‘We would like to be able to replace the state in the areas it is incompetent,’ said Klausmann.

‘But our means are limited and we can only do a fraction of what needs to be done. There’s so much to do in Paris that we won’t manage in our lifetime.’

‘The Untergunther’ are already busy working on another restoration mission Paris. The location is top secret, of course. But the Pantheon clock remains one of its proudest feats.

‘”The Latin Quarter” is where the concept of human rights came from, it’s the centre of everything.

‘The Pantheon clock is in the middle of it.

‘So it’s a bit like the clock at the centre of the world.’

Article 2

‘The UnterGunther’ is a Swiss-French urban explorers team whose activity is to restore the invisible parts of the heritage in total clandestinity.

In November 2005, ‘The UnterGunther’ infiltrated ‘The Pantheon of Paris’ and, with the help of their professional clockmaker Jean-Baptiste Viot, started to restore the abandoned monumental 1850 Wagner clock before its irreversible state of defacement.

Once this restoration achieved, in October 2006, ‘The UnterGunther’ decided to meet Bernard Jeannot, the administrator of the Pantheon, in order to show him this work — and to connect the clock to the bells.

After an enthusiastic welcome, Mister Jeannot suddenly changed his mind and decided to keep the silence on this clandestine restoration, frightened that this fantastic action was the proof of the incapacity of ‘The French National Heritage’ administration, Monum, to preserve the heritage it is in charge of.

On the night of the 24 December 2006, ‘The UnterGunther’ came back to ‘The Pantheon’ and fixed the bells to the clock which just rang for Christmas and a few days after — because Mister Jeannot decided that this result of a clandestine restoration of an abandoned part of the French heritage was intolerable and had to stop. Bernard Jeannot can be the administrator of the Pantheon — but he does not seem to care about heritage.

No doubt that a real guerilla was declared between his inefficient administration and ‘The UnterGunther’.

This amazing restoration is the end of an adventure began with the clandestine transformation of a neglected part of the Pantheon as a design living room with wood furniture built on-site, electricity, and a computer connected to internet called the UGWK, for ‘Unter und Gunther Winter Kneipe’, which could be translated as ‘The Unter and Gunther Winter Boozer’. A very pleasant workshop which gave also nightmares to Mister Jeannot and his so-called administration.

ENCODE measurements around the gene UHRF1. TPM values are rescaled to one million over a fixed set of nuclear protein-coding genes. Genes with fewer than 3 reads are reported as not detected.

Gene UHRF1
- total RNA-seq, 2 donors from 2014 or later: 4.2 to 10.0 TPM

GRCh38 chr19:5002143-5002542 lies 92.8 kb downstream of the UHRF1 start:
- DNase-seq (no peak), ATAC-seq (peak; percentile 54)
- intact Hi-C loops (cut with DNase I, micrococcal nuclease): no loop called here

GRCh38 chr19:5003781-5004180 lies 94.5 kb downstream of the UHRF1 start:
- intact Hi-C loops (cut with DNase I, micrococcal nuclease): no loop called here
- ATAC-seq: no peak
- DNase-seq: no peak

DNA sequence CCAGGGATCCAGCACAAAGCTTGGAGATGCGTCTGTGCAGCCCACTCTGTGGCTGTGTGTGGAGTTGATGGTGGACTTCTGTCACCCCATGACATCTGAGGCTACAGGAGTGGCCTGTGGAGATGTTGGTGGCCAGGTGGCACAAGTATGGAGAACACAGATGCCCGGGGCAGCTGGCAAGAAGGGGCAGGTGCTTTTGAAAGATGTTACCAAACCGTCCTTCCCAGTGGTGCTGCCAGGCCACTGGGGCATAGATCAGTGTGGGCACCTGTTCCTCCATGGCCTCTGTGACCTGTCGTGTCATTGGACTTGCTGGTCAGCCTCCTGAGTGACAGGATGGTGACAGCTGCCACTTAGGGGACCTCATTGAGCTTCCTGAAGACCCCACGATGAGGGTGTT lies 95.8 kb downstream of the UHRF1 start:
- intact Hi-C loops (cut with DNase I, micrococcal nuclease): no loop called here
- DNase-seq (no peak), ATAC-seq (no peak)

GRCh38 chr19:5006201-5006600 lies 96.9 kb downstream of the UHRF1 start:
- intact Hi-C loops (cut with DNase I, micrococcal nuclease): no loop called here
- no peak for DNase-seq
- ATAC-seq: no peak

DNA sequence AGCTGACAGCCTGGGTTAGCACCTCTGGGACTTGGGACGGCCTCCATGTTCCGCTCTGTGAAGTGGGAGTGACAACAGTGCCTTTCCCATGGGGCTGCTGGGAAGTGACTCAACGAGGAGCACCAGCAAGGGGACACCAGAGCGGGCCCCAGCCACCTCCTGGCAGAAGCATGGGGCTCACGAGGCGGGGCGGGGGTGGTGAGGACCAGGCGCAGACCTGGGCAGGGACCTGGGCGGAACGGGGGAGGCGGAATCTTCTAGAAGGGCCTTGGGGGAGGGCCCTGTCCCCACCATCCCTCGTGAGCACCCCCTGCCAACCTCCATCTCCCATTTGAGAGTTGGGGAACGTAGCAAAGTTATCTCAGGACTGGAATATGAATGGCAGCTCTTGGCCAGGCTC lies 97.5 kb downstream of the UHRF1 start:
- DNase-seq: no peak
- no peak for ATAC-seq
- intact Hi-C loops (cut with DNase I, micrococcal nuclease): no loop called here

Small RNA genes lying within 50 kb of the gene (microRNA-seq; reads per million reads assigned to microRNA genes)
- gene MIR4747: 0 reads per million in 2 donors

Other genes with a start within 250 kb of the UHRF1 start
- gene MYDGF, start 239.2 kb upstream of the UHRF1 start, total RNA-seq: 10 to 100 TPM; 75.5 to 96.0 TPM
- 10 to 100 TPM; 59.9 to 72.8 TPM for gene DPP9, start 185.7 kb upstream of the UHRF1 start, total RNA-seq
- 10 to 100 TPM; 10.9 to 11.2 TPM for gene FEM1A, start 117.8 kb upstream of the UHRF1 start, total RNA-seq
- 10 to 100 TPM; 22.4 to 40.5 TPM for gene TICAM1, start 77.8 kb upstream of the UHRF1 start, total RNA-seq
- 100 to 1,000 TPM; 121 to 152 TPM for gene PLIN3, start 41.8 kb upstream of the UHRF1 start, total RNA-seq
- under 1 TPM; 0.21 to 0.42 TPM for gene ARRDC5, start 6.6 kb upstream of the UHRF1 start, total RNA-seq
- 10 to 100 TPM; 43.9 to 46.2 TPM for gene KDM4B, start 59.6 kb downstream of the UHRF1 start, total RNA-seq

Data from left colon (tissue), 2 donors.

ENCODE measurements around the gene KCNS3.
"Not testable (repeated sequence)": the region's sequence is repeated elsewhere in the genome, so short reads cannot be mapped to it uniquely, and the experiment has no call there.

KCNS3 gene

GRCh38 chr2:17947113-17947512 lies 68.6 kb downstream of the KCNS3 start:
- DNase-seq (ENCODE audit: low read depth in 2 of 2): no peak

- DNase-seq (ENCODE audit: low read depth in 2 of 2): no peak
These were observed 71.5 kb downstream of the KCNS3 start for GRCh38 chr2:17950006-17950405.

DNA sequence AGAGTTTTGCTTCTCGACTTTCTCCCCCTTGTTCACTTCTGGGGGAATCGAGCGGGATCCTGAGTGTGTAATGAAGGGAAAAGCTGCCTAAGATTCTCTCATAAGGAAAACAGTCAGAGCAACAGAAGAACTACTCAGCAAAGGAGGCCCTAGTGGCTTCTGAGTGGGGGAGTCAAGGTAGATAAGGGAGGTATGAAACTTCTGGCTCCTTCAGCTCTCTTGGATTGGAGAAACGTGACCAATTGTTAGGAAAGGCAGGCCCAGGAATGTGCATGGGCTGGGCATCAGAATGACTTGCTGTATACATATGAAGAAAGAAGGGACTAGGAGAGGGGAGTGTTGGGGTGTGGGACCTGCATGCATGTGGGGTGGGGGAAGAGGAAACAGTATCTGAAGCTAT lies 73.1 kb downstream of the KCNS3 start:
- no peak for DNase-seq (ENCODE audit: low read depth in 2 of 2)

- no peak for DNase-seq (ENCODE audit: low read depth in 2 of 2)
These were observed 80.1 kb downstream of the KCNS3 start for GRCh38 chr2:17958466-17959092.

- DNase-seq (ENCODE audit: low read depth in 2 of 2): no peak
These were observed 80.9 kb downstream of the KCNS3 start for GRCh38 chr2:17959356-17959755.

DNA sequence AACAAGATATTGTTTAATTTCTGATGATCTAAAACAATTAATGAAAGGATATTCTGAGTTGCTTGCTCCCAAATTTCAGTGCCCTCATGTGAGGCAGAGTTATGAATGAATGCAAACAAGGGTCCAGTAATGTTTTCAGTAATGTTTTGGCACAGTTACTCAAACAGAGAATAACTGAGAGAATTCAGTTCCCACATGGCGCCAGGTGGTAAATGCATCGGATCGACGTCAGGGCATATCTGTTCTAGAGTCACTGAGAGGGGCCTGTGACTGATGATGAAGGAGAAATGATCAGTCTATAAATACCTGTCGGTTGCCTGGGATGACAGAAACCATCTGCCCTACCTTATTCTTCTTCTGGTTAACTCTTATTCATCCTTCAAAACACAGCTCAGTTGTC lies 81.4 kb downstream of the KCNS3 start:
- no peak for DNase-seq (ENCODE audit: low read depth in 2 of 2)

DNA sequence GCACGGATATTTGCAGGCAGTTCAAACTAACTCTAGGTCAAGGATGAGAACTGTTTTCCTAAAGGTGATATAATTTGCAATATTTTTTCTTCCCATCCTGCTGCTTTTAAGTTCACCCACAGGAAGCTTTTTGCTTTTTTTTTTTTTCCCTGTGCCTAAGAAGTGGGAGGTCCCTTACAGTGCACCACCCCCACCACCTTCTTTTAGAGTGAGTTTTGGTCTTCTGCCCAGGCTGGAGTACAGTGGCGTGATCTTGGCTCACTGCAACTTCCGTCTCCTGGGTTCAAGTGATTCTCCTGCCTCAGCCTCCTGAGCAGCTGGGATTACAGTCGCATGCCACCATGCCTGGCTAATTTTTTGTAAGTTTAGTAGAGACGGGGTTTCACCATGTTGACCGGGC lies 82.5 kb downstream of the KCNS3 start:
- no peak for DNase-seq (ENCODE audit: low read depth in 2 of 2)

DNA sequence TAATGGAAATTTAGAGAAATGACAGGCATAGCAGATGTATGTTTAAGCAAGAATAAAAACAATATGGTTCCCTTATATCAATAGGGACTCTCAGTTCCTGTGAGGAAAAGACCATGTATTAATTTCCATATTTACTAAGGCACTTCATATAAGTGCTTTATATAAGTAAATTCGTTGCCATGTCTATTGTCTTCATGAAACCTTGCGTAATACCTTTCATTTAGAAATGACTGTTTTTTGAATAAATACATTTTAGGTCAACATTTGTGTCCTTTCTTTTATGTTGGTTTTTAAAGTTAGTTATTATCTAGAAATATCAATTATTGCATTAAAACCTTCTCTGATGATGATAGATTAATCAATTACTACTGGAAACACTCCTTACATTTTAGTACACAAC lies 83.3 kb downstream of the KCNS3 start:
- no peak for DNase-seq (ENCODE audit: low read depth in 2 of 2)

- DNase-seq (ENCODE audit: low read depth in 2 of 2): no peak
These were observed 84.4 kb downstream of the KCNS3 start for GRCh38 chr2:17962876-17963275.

On the morning of Friday 2007-11-23, four members of ‘The UnterGunther’ appeared before ‘The Paris Court of Justice’, charged not of illegal intrusion and occupation of a national monument or use of false keys but for having detroyed a keeper of a lock located on one of the outside grids of the Pantheon.

This charge (qualified as “stupid” by Public Prosecutor Anne Benejean) being not provable, the indictment was the total release of ‘the UnterGunther’ members while Eric Gomez, lawyer for Monum, asked 48300 euros in compensation.
After twenty minutes of deliberation, Judge Eric Meunier confirmed the release.

Pascal Monnet, the new Administrator of the Pantheon after the retirement of the efficient Bernard Jeannot, and Ghislaine Santoni, in charge of the security of the building, left ‘the Court of Justice’ with a very sad face and ‘The UnterGunther’ went to their new clandestine workshop to have a drink.

Interviewed by French newspaper ‘Le Monde’, Monum acknowledges the quality of this restoration.

One can now wonder why the administration does not decide to wind up the clock. It is impossible to think that for all these administrators in charge of the French Heritage a monument is something stated in the time and can not be changed, and especially not be upgraded by a clandestine restoration….

Article 3